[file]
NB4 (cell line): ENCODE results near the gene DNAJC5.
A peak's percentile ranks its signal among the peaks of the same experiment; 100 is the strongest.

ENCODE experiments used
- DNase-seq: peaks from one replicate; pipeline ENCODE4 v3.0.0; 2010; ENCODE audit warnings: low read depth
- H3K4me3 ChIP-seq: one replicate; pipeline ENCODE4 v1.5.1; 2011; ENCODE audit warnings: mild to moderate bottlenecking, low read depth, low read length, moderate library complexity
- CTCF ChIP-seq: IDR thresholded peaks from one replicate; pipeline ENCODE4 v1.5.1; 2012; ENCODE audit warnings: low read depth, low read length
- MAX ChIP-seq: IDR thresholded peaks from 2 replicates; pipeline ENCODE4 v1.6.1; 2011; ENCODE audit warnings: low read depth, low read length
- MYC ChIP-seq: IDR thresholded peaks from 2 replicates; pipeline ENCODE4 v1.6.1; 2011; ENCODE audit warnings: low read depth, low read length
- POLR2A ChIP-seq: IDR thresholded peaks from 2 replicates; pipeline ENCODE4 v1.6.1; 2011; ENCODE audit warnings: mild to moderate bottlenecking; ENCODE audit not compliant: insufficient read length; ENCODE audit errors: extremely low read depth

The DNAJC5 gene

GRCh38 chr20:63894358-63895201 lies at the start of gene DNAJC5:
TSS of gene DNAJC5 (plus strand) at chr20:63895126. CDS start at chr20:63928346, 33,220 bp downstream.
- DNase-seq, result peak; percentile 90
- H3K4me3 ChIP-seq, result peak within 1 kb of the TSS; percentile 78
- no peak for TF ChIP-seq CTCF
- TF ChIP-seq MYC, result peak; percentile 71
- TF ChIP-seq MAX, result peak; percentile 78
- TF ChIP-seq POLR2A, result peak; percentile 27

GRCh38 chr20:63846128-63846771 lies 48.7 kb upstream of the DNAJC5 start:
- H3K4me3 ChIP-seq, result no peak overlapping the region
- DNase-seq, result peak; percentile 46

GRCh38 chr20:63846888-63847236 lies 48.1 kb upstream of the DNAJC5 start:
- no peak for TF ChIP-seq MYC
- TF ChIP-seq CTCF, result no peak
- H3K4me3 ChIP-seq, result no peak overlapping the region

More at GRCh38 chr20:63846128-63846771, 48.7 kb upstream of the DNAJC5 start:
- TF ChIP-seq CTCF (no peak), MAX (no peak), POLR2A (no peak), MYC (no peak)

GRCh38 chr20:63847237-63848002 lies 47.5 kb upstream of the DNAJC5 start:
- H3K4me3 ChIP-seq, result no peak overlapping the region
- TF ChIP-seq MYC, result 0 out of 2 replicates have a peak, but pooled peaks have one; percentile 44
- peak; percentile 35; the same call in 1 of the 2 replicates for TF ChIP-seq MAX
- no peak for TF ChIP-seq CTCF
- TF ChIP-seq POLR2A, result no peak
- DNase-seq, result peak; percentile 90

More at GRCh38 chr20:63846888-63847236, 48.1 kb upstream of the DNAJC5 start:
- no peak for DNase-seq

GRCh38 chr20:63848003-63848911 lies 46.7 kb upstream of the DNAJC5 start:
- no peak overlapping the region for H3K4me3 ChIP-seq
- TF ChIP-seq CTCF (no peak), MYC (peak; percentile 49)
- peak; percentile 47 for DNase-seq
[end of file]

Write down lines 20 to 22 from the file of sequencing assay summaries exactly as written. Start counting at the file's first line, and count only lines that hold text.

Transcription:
- H3K4me3 ChIP-seq, result no peak overlapping the region
- DNase-seq, result peak; percentile 46

GRCh38 chr20:63846888-63847236 lies 48.1 kb upstream of the DNAJC5 start: